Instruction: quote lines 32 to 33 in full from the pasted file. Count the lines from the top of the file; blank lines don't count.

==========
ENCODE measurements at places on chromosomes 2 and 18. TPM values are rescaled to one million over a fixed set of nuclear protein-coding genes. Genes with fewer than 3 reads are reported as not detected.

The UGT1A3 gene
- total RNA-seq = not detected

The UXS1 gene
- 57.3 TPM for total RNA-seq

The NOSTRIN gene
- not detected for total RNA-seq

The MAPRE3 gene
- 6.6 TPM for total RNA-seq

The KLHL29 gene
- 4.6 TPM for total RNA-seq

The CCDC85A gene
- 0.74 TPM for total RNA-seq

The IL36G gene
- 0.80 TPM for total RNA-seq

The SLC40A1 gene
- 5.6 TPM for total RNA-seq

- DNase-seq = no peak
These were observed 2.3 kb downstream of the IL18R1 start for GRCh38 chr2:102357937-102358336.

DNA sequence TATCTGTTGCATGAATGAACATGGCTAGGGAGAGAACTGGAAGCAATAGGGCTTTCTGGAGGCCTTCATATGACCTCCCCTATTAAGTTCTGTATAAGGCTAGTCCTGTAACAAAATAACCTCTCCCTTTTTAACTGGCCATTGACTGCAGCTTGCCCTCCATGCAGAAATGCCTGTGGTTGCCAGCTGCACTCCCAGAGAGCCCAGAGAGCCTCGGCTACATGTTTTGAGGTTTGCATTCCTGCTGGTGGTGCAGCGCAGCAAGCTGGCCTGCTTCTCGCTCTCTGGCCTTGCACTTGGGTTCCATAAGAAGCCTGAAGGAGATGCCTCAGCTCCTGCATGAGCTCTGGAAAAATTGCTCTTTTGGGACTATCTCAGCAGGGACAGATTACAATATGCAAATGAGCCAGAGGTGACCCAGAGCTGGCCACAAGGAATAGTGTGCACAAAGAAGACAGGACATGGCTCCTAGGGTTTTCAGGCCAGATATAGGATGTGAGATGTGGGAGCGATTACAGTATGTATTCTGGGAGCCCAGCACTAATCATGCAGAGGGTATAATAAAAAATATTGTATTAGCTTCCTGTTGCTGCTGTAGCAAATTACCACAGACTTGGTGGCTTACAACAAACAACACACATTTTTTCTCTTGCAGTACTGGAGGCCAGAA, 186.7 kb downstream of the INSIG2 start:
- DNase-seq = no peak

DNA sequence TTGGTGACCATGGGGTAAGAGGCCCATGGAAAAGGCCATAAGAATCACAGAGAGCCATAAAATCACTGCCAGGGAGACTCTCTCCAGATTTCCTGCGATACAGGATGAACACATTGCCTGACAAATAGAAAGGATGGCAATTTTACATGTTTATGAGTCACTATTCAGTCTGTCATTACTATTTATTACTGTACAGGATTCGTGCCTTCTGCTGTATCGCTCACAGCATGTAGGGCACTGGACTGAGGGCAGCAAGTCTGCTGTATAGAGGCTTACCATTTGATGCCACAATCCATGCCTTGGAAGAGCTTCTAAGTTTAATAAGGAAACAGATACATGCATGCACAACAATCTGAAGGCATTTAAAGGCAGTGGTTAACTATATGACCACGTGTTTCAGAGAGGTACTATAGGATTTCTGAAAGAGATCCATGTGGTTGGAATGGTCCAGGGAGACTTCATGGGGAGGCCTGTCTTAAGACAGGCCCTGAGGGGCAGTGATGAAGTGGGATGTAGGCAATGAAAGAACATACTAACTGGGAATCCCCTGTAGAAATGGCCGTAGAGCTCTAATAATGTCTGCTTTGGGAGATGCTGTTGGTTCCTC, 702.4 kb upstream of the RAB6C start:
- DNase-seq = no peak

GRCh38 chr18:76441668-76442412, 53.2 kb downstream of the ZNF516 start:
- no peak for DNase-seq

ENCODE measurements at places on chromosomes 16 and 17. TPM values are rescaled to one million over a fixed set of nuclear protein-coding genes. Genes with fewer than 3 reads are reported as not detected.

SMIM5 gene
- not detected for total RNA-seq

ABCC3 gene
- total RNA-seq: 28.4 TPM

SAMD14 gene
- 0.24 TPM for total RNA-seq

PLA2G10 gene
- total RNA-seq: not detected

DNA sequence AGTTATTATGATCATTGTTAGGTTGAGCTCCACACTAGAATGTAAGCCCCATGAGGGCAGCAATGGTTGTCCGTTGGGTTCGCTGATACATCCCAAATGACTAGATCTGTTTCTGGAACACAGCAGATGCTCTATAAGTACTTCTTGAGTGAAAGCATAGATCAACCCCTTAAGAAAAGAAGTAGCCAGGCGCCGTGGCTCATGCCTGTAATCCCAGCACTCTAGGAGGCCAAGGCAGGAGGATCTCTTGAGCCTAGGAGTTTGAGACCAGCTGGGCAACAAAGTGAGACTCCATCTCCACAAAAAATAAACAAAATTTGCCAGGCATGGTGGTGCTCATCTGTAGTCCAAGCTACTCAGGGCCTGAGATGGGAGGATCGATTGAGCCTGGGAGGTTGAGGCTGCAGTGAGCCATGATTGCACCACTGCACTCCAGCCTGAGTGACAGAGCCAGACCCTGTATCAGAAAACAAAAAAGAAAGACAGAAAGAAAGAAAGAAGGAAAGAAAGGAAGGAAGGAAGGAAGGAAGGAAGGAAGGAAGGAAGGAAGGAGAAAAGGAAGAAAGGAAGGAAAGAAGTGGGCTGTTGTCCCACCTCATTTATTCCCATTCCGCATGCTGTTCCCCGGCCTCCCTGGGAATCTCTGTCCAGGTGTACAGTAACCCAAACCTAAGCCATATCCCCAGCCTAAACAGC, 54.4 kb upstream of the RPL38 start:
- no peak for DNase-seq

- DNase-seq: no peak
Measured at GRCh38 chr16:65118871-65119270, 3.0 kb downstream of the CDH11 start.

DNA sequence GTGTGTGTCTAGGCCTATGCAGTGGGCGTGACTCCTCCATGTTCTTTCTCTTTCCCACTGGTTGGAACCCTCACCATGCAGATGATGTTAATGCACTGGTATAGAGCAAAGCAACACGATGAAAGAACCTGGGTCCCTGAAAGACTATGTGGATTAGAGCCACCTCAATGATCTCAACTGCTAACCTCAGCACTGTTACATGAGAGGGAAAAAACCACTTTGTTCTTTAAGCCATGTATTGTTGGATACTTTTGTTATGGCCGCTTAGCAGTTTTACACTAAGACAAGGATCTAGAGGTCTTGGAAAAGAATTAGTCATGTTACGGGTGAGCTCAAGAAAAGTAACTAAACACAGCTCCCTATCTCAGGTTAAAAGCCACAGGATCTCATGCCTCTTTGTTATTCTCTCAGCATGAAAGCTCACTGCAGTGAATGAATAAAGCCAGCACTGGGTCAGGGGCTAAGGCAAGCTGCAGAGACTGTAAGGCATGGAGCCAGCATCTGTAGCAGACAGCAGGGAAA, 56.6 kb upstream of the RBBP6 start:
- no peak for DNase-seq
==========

- 0.24 TPM for total RNA-seq

PLA2G10 gene